Sales of newly built, single-family homes rose 17.5 percent to a seasonally adjusted annual rate of 329,000 units in December, according to newly released figures from the U.S. Commerce Department. The big gain, though largely tied to an unexpectedly strong showing in the West, was a welcome boost at the end of a year that had the lowest total number of new-home sales on record (321,000) since the government began keeping track in 1963.

“I read today’s report as a promising sign that the new-home sales market is re-starting its long journey to a more normal pace after the lull that began in May,” says NAHB chief economist David Crowe. “However, the very low inventory of new homes available for sale is concerning, because it means that the critical lack of acquisition, development and construction financing continues to pose a tremendous obstacle to medium- and small-sized builders across the country, thereby slowing the arrival of a true recovery and the jobs that could generate.”

The majority of the increase in new-home sales this December was recorded in the West, which posted a 71.9 percent gain that could end up being somewhat revised in subsequent months. But gains of 3.2 percent and 1.8 percent were also recorded in the Midwest and South, respectively. The Northeast posted a 5.0 percent decline in new-home sales this December.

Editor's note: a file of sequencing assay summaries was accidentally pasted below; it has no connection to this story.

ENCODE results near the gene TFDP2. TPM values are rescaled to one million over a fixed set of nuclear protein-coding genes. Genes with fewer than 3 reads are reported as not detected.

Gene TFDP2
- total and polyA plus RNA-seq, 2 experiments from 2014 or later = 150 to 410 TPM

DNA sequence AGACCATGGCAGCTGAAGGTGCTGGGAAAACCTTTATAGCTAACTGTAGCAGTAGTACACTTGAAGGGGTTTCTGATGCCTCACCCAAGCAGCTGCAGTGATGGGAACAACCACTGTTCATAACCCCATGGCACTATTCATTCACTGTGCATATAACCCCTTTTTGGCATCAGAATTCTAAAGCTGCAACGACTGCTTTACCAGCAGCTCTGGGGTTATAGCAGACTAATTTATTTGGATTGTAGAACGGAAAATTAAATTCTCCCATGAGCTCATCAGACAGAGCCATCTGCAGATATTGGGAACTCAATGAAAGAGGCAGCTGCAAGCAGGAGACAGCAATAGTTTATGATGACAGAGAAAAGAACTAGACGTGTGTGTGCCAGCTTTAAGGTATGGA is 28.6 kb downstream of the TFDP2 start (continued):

Acknowledging that sales in the West may have gotten a boost from contracts being signed ahead of costly building code changes going into effect in some states this January, Crowe noted that issuance of building permits was also up substantially in that region at the end of the year.

The inventory of new homes for sale fell to 191,000 units in December, the lowest number since January of 1968. This amounts to a historically slim 6.9-month supply at the current sales rate.


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